The Great War Part 181, February 2nd 1918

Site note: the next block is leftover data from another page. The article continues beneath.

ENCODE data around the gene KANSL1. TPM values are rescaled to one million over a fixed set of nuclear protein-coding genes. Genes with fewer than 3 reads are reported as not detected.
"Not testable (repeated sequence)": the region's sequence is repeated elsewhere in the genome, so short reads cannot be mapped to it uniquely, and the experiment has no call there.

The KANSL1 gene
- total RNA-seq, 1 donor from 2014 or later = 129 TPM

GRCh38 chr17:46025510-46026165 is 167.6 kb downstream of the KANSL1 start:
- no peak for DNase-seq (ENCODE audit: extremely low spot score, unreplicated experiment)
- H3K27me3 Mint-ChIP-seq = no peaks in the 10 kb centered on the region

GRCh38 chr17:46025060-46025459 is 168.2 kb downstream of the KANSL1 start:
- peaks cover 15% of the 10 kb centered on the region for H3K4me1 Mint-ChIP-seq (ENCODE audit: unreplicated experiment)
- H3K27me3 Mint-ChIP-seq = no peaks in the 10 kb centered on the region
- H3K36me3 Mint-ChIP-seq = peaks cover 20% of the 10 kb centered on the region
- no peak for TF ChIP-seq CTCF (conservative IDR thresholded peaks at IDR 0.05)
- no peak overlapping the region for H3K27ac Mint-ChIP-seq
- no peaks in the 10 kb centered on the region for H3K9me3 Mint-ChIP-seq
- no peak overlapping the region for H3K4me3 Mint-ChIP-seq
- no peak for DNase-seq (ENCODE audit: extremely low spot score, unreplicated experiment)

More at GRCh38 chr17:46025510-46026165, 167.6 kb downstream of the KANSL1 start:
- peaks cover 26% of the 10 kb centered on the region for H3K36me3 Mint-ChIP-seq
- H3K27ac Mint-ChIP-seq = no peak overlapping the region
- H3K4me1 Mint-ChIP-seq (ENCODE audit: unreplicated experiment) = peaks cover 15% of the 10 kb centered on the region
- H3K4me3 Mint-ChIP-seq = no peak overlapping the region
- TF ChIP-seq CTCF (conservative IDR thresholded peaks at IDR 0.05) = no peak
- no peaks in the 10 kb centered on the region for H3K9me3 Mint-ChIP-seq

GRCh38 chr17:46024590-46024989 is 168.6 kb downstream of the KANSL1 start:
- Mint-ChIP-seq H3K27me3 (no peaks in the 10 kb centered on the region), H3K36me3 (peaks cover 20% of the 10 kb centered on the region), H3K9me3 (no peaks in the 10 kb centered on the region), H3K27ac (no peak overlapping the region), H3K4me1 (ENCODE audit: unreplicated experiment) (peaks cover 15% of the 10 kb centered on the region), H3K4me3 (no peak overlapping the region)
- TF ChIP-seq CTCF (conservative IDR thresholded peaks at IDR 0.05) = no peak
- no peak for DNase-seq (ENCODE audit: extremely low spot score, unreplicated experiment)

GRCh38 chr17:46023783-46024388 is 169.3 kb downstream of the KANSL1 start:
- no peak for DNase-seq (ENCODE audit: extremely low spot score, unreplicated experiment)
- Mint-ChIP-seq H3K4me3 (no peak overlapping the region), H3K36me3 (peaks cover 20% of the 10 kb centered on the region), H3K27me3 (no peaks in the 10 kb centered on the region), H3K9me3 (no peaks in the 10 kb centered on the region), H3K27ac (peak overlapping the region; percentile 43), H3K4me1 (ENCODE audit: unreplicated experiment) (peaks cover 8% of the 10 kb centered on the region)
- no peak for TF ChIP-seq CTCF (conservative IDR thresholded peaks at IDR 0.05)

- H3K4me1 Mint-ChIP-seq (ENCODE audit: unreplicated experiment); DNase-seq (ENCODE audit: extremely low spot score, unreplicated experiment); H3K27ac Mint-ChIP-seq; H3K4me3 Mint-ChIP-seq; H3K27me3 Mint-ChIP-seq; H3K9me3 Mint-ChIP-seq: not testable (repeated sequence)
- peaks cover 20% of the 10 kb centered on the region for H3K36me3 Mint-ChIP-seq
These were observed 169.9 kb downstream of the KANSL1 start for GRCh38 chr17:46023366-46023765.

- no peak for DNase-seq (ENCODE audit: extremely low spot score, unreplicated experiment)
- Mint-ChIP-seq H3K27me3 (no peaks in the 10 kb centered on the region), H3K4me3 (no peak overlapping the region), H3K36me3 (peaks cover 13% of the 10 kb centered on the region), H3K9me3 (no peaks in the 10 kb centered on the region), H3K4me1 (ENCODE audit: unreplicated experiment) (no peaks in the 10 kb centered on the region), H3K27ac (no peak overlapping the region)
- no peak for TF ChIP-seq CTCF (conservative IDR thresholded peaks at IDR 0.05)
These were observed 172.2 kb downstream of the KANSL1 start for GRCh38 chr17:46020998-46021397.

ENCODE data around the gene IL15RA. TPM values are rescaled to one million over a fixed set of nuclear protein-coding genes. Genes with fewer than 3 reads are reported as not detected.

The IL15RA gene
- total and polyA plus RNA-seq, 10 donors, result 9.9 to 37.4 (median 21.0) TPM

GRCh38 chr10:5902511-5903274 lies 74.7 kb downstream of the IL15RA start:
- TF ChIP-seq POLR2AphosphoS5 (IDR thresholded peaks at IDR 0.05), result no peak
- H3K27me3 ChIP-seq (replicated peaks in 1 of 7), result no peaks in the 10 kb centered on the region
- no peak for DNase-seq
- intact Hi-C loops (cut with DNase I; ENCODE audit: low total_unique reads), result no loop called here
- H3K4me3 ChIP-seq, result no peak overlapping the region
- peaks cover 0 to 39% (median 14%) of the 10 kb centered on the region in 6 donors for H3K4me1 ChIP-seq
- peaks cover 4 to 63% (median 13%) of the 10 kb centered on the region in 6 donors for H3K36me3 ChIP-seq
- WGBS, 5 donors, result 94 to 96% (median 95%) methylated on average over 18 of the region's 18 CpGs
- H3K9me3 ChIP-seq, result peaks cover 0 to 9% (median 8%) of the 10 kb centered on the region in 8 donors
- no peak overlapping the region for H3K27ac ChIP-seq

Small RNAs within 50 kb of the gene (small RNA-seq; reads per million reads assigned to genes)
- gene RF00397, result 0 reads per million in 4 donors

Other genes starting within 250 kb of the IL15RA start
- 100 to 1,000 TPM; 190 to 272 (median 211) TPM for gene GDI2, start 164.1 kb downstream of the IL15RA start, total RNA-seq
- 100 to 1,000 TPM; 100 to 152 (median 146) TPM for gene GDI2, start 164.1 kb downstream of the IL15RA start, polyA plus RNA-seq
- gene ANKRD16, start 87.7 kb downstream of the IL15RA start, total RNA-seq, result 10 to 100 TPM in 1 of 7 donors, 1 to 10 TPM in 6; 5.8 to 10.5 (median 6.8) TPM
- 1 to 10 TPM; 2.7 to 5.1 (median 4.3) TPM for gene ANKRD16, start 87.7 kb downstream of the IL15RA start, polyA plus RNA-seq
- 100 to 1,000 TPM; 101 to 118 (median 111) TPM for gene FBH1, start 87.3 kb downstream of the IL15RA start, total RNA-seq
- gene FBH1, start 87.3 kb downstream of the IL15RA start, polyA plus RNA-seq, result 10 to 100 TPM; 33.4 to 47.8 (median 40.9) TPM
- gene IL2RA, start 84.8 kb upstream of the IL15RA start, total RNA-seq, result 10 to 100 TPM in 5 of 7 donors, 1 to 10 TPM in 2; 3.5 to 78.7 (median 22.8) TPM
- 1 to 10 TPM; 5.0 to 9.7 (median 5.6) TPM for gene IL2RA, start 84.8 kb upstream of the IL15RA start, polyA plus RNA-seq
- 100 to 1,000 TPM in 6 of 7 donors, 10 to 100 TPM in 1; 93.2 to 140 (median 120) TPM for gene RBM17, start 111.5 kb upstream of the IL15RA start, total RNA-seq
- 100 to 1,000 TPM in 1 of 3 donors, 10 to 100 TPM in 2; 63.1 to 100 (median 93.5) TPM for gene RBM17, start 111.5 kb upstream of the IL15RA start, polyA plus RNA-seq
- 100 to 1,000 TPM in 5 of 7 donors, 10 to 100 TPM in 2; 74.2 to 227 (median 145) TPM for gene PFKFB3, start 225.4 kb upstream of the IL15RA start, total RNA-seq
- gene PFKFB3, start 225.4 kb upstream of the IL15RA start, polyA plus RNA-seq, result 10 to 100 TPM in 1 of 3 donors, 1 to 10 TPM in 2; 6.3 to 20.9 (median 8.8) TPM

482 The Great War Canadian War Records. STRONG GERMAN GUN EMPLACEMENT. Enemy gun emplacement taken by the Canadians in a village near Lens in which district the Germans had in the houses and underground made much use of such masses of concrete as this in their defences. Headquarters and informed that the Germans were in his rear. A lies was denying this strange fact in rather emphatic language he sud­denly broke off the conversation, saying :“My God here they are !”For two hours and a half there was no further telephone connection with that colonel. A fterw ards he resumed conversation and informed his chief he had rallied the battalion staff batmen, signallers and orderlies ordered them to fix their bayonets and charge the enemy. The awkward squad did their work so well that they re-established their line soldered their flanks onto the neighbouring battalions and enabled their commander to return calmly to the telephone. number of flame-throwers tried to burn the Dominion troops out of the large area of ground they had won. Behind the men carrying on their backs lifebuoys full of petrol which they pumped out alight from nozzles they held in their hands there rushed some ten thousand of the best storm troops that Ludendorff could spare from the Ypres battlefield. The scheme completely failed. The Canadian riflemen and m achine-gunners most gallantly stood to battle when -the flame fell on them. They shot at the distant end of the flam e-jets brought all the flame-throwers down and then maintained such a m achine-gun and musketry barrage that the German shock troops could not move and live through it. Later in the night another very violent attem p twas made to reach the southern flank of Hill 70 b y aflame and shock attack upon Cite St. Emile. A t the same time a northern thrust against the hill was attempted at Hugo Wood. While these two flanking operations were proceeding another general assault along the entire eastern front was undertaken at about half-past one in the morning. The Canadians had fierce and prolonged fighting on all three sides of Hill 70 and the ground westward in their rear was flooded with poison gas subtler and deadlier than the chlorine fumes their veterans had first breathed in April 1915. When the enemy at last drew back in the flaming, thundering poisoned darkness of the Canadians repel summer night another grand victory was counter-attacks toadded the list of the men of the Dominion. They still held Hill 70 and all the captured ground in front of it. Four broken German divisions drew away from them in none of which there could have been left more than three thousand men still fit for Inaction. all the Germans appear to have made sixteen powerful counter-attacks. Only a few of them penetrated the Canadian advanced positions at certain points. In these affairs the Canadians did not trouble to use their hand-bom bs. They forwent the enemy with the bayonet and according to their own reckoning killed more Germans with steel in a couple of days than they had done in a years fighting between the Somme campaign and Vim y Ridge victory and the opening of the Lens campaign. One battalion commander in an advanced position did not know that anything was happening to his men until he was called up b y telephone from Brigade Canadian .War Record REST AND REFRESHMENT FOR THE WOUNDED. Outside a Canadian Y.M.C.A. hut where work was carried on within rifle range of the enemy. Wounded men just out ot the line welcomed its refreshment before starting for the fuller comforts of abase hospital. After breaking the last fresh German counter­attacking force— -the 220th Division— the Canadians once more attacked the weakened enem yearly in the morning of August 21st and thereby created a remarkable situation. The Germans had arranged an important storming operation a few minutes before dawn. The Canadian commander had also fixed his attack exactly at that time. Each artillery opened a whirlwind bombardment at the same moment. Simultaneously the infantry on both sides scrambled over parapets and out of redoubts and followed their barrage. A nearly autumn mist clung to the damp earth and blurred the faint light of daybreak. Each storming force was partly smashed b they opposing barrage and then the equally surprised survivors met inN o Mans Land. The Canadians showed more presence of mind. Yelling like madmen they drove with the bayonet upon the grey forms struggling towards them ,and between the two walls of deafening shell explosions the extraordinary conflict was fought to the death. The Germans were desperately brave. They attempted 110 retreat but struggled onto the end. Y e tit took abut quarter of an hour to overcome them.
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